Prepn: L. G. Beregi et al., FR M1658; eidem, US 3198833 (1963, 1965 both to Sci. Union et Cie Soc. Franc. Recherche Méd.). Prepn of optical isomers: eidem, US 3198834 (1965 to Sci. Union et Cie Soc. Franc. Recherche Med.).

See also[edit]


  1. ^ Nestler, E. J. (2001). Molecular Neuropharmacology: A Foundation for Clinical Neuroscience. McGraw-Hill. 
  2. ^ Connolly, H. M.; Crary, J. L.; McGoon, M. D.; Hensrud, D. D.; Edwards, B. S.; Edwards, W. D.; Schaff, H. V. (1997). "Valvular Heart Disease Associated with Fenfluramine-Phentermine". New England Journal of Medicine. 337 (9): 581–588. doi:10.1056/NEJM199708283370901. PMID 9271479. 
  3. ^ Weissman, N. J. (2001). "Appetite Suppressants and Valvular Heart Disease". The American Journal of the Medical Sciences. 321 (4): 285–291. doi:10.1097/00000441-200104000-00008. PMID 11307869. 
  4. ^ FDA September 15, 1997. FDA Announces Withdrawal Fenfluramine and Dexfenfluramine (Fen-Phen)
  5. ^ "Drugs banned in India". Central Drugs Standard Control Organization, Dte.GHS, Ministry of Health and Family Welfare, Government of India. Retrieved 2013-09-17. 
  6. ^ Vickers SP, Dourish CT, Kennett GA (2001). "Evidence that hypophagia induced by d-fenfluramine and d-norfenfluramine in the rat is mediated by 5-HT2C receptors". Neuropharmacology. 356 (41): 200–9. doi:10.1016/s0028-3908(01)00063-6. PMID 11489456. 
  7. ^ Roth, B. L. (2007). "Drugs and Valvular Heart Disease". New England Journal of Medicine. 356 (1): 6–9. doi:10.1056/NEJMp068265. PMID 17202450. 
  8. ^ Rothman, R. B.; Baumann, M. H. (2009). "Serotonergic Drugs and Valvular Heart Disease". Expert Opinion on Drug Safety. 8 (3): 317–329. doi:10.1517/14740330902931524. PMC 2695569free to read. PMID 19505264. 
  9. ^ Dahl, C. F.; Allen, M. R.; Urie, P. M.; Hopkins, P. N. (2008). "Valvular Regurgitation and Surgery Associated with Fenfluramine Use: An Analysis of 5743 Individuals" (pdf). BMC Medicine. 6: 34. doi:10.1186/1741-7015-6-34. PMC 2585088free to read. PMID 18990200.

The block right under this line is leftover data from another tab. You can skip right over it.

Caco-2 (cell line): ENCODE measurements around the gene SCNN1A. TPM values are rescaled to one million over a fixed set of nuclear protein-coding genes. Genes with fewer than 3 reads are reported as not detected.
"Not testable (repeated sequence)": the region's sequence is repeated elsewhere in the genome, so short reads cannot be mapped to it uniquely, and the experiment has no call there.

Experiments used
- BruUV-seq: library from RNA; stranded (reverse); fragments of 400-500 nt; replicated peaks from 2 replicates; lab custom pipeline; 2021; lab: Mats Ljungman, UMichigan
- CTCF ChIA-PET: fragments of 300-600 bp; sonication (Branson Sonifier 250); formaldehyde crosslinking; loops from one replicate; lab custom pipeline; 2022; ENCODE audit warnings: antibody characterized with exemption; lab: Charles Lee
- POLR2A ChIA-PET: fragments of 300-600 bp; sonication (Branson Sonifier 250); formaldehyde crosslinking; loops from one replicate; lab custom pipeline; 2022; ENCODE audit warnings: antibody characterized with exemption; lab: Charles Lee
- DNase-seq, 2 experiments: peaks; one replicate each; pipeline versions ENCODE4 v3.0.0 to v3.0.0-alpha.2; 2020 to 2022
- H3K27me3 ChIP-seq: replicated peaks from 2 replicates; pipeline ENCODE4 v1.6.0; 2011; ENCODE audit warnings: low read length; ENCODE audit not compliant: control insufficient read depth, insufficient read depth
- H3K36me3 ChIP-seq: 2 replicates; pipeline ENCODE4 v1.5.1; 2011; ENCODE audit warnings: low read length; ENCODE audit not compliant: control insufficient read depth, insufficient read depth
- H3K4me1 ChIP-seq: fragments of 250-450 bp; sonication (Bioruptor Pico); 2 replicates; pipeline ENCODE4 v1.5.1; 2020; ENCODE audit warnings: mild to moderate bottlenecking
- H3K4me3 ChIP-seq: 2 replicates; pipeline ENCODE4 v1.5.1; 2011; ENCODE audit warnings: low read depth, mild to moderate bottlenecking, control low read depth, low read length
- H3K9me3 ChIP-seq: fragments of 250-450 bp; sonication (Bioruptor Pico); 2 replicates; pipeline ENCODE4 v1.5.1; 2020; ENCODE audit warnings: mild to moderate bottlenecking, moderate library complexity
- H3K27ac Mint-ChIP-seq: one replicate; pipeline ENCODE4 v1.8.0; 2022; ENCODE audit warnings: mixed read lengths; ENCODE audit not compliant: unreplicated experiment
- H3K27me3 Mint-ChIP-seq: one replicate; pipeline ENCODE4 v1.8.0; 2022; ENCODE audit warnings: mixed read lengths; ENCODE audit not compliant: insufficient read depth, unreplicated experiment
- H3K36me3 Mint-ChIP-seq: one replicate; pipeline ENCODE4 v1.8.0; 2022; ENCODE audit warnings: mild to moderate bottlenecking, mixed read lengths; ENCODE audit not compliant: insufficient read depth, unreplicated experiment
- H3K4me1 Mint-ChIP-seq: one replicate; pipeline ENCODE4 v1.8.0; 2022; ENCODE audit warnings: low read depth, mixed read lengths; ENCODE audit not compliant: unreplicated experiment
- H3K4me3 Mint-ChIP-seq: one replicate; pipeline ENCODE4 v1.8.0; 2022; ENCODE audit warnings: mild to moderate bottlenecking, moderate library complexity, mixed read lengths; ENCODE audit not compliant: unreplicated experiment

10. ^ a b James O'Donnell (Pharm. D.); Gopi Doctor Ahuja (2005). Drug Injury: Liability, Analysis, and Prevention. Lawyers & Judges Publishing Company. pp. 276–. ISBN 978-0-913875-27-8. 
  11. ^ Integrating the Neurobiology of Schizophrenia. Academic Press. 27 February 2007. pp. 142–. ISBN 978-0-08-047508-0. 
  12. ^ The Pharmacology of Corticotropin-releasing Factor (CRF). Effects on Sensorimotor Gating in the Rat. ProQuest. 2006. pp. 12–. ISBN 978-0-549-53661-1. 
  13. ^ Christian P. Muller; Barry Jacobs (30 December 2009). Handbook of the Behavioral Neurobiology of Serotonin. Academic Press. pp. 630–. ISBN 978-0-08-087817-1. 
  14. ^ Mann SC, Caroff SN, Keck PE, Lazarus A (20 May 2008). Neuroleptic Malignant Syndrome and Related Conditions. American Psychiatric Pub. pp. 111–. ISBN 978-1-58562-744-8. 
  15. ^ a b John Calvin M. Brust (2004). Neurological Aspects of Substance Abuse. Butterworth-Heinemann. pp. 117–. ISBN 978-0-7506-7313-6. 
  16. ^ United States. Congress. Senate. Select Committee on Small Business. Subcommittee on Monopoly and Anticompetitive Activities (1976). Competitive problems in the drug industry: hearings before Subcommittee on Monopoly and Anticompetitive Activities of the Select Committee on Small Business, United States Senate, Ninetieth Congress, first session. U.S. Government Printing Office. pp. 2–. 
  17. ^ a b Drug Addiction II: Amphetamine, Psychotogen, and Marihuana Dependence. Springer Science & Business Media. 27 November 2013. pp. 258–. ISBN 978-3-642-66709-1. 
  18. ^ Drug Addiction II: Amphetamine, Psychotogen, and Marihuana Dependence. Springer Science & Business Media. 27 November 2013. pp. 249–. ISBN 978-3-642-66709-1. 
  19. ^ Giuseppe Di Giovanni; Vincenzo Di Matteo; Ennio Esposito (2008). Serotonin-dopamine Interaction: Experimental Evidence and Therapeutic Relevance. Elsevier. pp. 393–. ISBN 978-0-444-53235-0. 
  20. ^ Fitzgerald LW, Burn TC, Brown BS, Patterson JP, Corjay MH, Valentine PA, Sun JH, Link JR, Abbaszade I, Hollis JM, Largent BL, Hartig PR, Hollis GF, Meunier PC, Robichaud AJ, Robertson DW (2000). "Possible role of valvular serotonin 5-HT(2B) receptors in the cardiopathy associated with fenfluramine". Mol. Pharmacol. 57 (1): 75–81. PMID 10617681. 

Further reading[edit]

  • Welch, J. T.; Lim, D. S. (2007). "The Synthesis and Biological Activity of Pentafluorosulfanyl Analogs of Fluoxetine, Fenfluramine, and Norfenfluramine". Bioorganic & Medicinal Chemistry. 15 (21): 6659–6666. doi:10.1016/j.bmc.2007.08.012. PMID 17765553. 

External links[edit]